WORLD'S LARGEST SQUID FINDS ITS FINAL RESTING PLACE
In 2007 a commercial fishing crew and a Ministry of Fisheries observer caught New Zealand’s best specimen of an adult colossal squid in the Ross Sea.
The 459kg colossal squid was caught onboard the New Zealand vessel, San Aspiring, owned by Sanford Ltd which was fishing for Antarctic toothfish. The squid is thought to be the first complete adult colossal squid ever landed.
It was brought to the surface on a long-line that had been set for toothfish and was holding on to a toothfish when first seen. The crew stopped fishing and all care was taken to get it aboard and preserve it as a specimen for science.
The squid was barely alive when it reached the surface and observers and crew thought it would be very unlikely to survive if released.
The squid was taken on board by lowering a cargo net, manipulating it into it and hauling it aboard. The process took about two hours and once the specimen was safely stored aboard, fishing recommenced.
The squid was put into a 1.5m² bin with a 1200 litre capacity and placed in the freezer in the hold below deck. It filled about two thirds of the bin.
The 4.2m long squid arrived in New Zealand in February 2007 and was gifted to New Zealand’s national museum, Te Papa. Since its arrival it has been frozen, defrosted, examined and has been moved to a permanent purpose built display tank at Te Papa. It is the only colossal squid on public display in the world.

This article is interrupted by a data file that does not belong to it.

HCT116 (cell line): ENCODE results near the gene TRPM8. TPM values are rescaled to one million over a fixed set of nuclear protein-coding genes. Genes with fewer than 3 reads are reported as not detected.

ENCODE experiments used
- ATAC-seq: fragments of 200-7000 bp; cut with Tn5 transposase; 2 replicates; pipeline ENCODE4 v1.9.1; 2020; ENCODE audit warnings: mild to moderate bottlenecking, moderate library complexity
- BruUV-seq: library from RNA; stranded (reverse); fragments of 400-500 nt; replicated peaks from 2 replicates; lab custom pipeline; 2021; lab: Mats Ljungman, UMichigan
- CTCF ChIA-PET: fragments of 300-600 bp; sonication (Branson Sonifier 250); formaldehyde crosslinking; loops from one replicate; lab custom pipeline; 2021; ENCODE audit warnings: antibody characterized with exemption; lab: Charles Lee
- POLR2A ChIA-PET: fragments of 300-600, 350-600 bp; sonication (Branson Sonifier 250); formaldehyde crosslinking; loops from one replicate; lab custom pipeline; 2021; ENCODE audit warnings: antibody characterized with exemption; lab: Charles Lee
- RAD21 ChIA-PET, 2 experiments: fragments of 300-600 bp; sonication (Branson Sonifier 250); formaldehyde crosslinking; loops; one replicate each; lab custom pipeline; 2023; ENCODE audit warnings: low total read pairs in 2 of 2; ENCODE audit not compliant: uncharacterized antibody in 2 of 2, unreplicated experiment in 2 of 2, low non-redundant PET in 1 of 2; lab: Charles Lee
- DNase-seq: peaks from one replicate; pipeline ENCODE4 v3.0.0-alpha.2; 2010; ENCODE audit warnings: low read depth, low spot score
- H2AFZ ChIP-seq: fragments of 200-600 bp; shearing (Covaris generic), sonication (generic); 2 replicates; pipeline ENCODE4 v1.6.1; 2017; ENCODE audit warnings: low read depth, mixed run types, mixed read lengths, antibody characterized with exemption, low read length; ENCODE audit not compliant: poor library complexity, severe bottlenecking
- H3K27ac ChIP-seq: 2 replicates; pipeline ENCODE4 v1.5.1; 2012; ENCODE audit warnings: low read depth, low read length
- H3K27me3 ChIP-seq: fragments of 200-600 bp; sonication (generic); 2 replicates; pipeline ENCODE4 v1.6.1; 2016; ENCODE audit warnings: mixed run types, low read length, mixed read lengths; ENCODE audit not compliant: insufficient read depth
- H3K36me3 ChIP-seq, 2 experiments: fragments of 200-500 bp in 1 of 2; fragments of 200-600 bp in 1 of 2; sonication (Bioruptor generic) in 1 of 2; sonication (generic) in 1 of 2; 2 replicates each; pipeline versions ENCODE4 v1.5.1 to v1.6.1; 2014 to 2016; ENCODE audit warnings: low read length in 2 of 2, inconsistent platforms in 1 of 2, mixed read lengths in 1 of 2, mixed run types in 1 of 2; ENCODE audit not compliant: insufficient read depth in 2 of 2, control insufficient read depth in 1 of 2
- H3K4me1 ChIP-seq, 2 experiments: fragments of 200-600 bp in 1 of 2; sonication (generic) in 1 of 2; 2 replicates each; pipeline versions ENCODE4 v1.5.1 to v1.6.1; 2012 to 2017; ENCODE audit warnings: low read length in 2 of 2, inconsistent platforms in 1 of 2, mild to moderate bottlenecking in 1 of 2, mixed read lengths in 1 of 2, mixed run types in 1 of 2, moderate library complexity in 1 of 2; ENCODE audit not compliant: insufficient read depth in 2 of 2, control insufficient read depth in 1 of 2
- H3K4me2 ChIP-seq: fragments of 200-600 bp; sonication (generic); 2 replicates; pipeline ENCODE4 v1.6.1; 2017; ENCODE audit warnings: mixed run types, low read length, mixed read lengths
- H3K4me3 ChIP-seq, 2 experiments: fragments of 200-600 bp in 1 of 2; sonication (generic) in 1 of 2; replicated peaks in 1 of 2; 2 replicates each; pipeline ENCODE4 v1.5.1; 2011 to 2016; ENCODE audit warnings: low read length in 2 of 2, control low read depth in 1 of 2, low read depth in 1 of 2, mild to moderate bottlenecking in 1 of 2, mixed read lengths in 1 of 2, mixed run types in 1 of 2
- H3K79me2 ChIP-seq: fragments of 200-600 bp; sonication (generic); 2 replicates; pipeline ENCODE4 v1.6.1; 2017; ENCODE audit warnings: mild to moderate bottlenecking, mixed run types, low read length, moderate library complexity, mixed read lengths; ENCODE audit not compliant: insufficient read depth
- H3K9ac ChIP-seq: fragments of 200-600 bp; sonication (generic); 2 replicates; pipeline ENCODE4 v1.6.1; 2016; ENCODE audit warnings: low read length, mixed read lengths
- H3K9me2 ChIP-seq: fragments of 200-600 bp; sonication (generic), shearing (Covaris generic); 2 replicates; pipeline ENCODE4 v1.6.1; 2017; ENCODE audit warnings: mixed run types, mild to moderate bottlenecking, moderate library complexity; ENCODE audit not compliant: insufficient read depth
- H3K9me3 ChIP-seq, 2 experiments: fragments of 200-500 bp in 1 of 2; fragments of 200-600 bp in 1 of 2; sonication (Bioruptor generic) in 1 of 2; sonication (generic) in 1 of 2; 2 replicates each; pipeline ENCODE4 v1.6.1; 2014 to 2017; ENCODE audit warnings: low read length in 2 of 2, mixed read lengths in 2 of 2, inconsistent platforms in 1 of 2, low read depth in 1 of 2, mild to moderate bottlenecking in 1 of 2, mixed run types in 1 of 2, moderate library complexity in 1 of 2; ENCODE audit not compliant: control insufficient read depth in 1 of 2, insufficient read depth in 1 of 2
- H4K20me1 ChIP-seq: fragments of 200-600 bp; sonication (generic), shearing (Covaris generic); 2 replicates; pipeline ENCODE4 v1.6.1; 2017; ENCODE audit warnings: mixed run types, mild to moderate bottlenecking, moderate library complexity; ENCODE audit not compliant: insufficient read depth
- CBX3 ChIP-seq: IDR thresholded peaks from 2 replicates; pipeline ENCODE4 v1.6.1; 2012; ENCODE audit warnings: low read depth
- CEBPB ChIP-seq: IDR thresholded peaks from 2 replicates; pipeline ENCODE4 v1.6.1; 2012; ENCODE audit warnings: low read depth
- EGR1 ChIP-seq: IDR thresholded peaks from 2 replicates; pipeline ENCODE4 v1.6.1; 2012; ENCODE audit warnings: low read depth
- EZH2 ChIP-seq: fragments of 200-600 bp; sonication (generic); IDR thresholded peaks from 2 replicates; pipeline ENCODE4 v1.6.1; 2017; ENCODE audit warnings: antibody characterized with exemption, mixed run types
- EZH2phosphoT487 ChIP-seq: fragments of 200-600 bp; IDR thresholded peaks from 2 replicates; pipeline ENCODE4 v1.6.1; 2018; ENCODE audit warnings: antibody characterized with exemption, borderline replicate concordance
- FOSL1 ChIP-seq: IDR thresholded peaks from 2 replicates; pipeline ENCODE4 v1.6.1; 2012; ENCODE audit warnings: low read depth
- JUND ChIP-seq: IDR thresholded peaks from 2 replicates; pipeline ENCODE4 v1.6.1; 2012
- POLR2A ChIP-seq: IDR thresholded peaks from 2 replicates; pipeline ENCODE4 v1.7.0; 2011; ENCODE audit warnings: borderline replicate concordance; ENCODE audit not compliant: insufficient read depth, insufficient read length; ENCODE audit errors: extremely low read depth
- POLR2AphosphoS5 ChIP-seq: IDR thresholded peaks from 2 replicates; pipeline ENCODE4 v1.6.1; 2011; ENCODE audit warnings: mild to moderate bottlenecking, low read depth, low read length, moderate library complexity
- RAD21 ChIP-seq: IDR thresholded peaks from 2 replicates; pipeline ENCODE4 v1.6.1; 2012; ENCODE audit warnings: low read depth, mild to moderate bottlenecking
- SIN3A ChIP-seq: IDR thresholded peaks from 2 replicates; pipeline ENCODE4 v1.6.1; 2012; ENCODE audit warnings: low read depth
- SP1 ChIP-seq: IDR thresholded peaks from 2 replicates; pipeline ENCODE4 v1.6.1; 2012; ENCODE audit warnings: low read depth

You can find out more about the exhibition on the Te Papa colossal squid website: http://squid.tepapa.govt.nz/
COLOSSAL SQUID: THE DETAILS
Colossal squid, with the scientific name of Mesonychoteuthis hamiltoni, is estimated to grow up to 12 to 14 metres long and is one of the most mysterious creatures in the deep ocean.
The colossal squid is the largest known squid species and the world’s largest invertebrate. It is believed to have the largest eyes in the animal kingdom (they can grow to be as big as dinner plates!).
The animal was first described in 1925 from two tentacles found in the stomach of a sperm whale. The squid’s known range is from Antarctica to the southern extremities of South America, South Africa and New Zealand.
Analysis of sperm whale stomachs suggests the colossal squid makes up three quarters of the diet of large sperm whales and it is likely there are large numbers of them in Antarctic waters.
Only a handful of colossal squid have been sighted. One was caught in the net of a Russian trawler in the Ross Sea at depth of 760m in 1981, another found near the surface in 2003 and another near South Georgia Island was brought up from a depth of 1625 metres on a toothfish longline in 2005.
It is believed that colossal squid hunt large fish, such as toothfish, and other squid.
Colossal squid are found in Antarctic waters and are not related to giant squid (Architeuthis species) found around the coast of New Zealand. Giant squid also grow up to 12 metres, but are not as heavy.
A key difference between the two species is the size of the mantle (body) in relation to the tentacles. The colossal squid has a much larger mantle and smaller tentacles than the giant squid, and is a much heavier animal.
Another difference is the sharp swivelling hooks the colossal squid has in the suckers at the tips of its tentacles, suggesting it is an aggressive hunter. The giant squid has suckers lined with small teeth.